Most girls are relentlessly told that we will be treated how we demand to be treated. If we want respect, we must respect ourselves.
This does three things. Firstly, it gets men off the hook for being held accountable for how they treat women. And secondly, it makes women feel that the mistreatment and sometimes outright violence they face due to their gender is primarily their fault. And thirdly, it positions women to be unable to speak out against sexism because we are made to believe any sexism we experience would not have happened if we had done something differently.
I cannot demand a man to respect me. No more than I can demand that anybody do anything. I can ask men to be nice to me. But chances are if I even have to ask he does not care to be nice. I can express displeasure when I’m not being respected. But that doesn’t solve the issue that I was disrespected in the first place.
I can choose to not deal with a man once he proves to be disrespectful and/or sexist. But even that does not solve the initial problem of the fact that I had to experience being disrespected in the first place.
As a young girl, I wish that instead of being told that I needed to demand respect from men that I had been told that when I am not respected by men that it’s his fault and not mine. But that would require that we quit having numerous arbitrary standards for what it means to be a “respectable” woman. It would mean that I am not judged as deserving violence based on how I speak, what I wear, what I do, and who I am."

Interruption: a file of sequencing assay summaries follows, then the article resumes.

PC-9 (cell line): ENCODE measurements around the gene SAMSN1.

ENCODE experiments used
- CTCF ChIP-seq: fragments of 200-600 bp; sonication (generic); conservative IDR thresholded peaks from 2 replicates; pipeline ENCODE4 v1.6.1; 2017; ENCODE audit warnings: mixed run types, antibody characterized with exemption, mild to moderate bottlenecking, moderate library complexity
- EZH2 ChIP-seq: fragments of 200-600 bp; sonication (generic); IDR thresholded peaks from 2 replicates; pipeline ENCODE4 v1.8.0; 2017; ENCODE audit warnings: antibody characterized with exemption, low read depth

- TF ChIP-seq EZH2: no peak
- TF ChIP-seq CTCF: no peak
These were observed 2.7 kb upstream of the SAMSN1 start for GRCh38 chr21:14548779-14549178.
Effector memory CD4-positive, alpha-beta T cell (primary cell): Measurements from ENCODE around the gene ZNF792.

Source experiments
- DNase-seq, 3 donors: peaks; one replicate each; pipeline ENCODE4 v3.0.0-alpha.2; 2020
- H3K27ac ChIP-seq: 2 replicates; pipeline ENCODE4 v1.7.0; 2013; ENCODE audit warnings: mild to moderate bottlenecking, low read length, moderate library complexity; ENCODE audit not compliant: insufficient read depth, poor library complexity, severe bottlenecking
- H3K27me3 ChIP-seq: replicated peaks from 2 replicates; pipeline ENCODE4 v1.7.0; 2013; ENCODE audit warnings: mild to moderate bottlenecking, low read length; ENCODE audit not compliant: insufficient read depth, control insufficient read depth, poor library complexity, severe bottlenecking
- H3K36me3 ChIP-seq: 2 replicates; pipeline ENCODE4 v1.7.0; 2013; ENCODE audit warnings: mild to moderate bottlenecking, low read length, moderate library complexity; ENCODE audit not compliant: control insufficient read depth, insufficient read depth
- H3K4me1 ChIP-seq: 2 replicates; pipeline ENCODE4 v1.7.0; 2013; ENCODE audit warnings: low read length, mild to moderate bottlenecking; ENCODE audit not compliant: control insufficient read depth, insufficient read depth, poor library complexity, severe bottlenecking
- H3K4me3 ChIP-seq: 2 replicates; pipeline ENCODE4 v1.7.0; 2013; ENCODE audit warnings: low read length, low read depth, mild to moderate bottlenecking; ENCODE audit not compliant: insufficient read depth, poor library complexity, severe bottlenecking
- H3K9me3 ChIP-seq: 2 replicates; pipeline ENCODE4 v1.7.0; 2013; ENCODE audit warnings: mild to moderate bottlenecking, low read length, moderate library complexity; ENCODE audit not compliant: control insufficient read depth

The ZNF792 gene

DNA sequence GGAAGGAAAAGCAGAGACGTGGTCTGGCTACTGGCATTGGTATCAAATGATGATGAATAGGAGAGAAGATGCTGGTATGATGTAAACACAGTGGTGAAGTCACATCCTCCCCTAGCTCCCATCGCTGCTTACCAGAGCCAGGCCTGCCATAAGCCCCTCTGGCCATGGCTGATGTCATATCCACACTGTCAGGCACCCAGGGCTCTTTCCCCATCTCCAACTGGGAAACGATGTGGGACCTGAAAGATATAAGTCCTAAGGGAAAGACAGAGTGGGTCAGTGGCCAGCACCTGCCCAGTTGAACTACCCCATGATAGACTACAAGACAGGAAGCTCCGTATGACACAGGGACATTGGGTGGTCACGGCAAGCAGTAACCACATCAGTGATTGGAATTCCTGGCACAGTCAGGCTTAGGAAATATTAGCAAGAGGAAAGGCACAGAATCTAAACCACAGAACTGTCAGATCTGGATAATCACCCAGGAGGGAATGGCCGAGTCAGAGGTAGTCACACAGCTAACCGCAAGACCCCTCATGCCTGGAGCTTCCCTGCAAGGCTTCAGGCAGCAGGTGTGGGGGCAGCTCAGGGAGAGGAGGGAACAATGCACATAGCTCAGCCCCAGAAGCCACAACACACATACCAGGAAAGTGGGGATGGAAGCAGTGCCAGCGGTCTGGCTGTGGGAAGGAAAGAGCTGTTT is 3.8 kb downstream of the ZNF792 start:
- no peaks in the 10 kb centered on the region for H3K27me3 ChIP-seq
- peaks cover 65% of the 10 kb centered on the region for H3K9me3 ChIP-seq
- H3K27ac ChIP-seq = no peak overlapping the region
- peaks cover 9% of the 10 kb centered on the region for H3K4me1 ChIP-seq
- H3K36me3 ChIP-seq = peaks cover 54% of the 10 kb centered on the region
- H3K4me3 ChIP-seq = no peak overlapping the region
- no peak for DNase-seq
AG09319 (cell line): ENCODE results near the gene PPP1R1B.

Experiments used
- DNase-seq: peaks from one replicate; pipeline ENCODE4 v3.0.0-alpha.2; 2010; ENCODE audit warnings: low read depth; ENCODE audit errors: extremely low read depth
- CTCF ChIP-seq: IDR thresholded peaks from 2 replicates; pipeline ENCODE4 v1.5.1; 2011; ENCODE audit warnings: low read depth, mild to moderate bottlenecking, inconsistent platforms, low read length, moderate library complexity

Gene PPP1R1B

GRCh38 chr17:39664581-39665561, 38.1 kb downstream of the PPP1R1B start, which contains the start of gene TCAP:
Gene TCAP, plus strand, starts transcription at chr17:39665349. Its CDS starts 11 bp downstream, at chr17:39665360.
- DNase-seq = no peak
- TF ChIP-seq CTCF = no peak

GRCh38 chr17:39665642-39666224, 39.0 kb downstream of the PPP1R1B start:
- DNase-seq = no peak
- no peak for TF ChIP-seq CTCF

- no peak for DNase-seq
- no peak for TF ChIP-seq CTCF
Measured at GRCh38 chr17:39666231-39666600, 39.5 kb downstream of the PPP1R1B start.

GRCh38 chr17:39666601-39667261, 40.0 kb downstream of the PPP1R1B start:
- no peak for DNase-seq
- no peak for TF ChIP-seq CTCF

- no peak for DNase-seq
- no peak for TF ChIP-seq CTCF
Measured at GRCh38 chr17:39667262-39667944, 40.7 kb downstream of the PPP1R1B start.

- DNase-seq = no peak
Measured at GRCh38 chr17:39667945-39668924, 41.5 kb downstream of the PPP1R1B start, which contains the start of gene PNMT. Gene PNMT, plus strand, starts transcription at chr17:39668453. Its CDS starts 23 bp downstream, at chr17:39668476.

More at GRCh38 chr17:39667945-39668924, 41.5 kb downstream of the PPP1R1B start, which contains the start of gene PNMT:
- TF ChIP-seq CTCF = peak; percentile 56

Poem written by an 11 year old Afghan girl
This poem was recorded in a NYT magazine article about female underground poetry groups in Afghanistan. An amazing article about the ways in which women are using a traditional two line poetry form to express their resistance to male oppression, their feelings about love (considered blasphemous).
I think feminism has gone the way of all our movements for social justice: Stuck on a pause. Same as we have seen for Black radical movements for justice. I was talking about Occupy Wall Street, which kind of gave us elements of activism. But we are not in a 99 percent world. We are in world with serious class complexes. It is one thing to be a college student with loan debts and another thing to be just dirt poor for your entire life. The challenge is to come up with more complex understandings of where we are, more global awareness of what connects Americans with what is happening with suffering and oppressed people all around the world. The future is not looking bright for any of us, be it women or people or color. We have to rethink how we live our lives.
I also think how feminism really pushed for jobs and money but we still have women caught up in patriarchy and sexism. A woman in an oppressive marriage with a job will leave. No. So many complexities keep women with jobs and careers in their terrible marriages. So much of civil rights and feminism have been challenged by reality. I think necessity requires us to rethink so much. That is the challenge of this whole Obama time. That sense of promise of Obama has not come true. Not Obama personally but he is a symbol of what we are talking about: What is success? What is a good life? What is our responsibility and accountability to others?"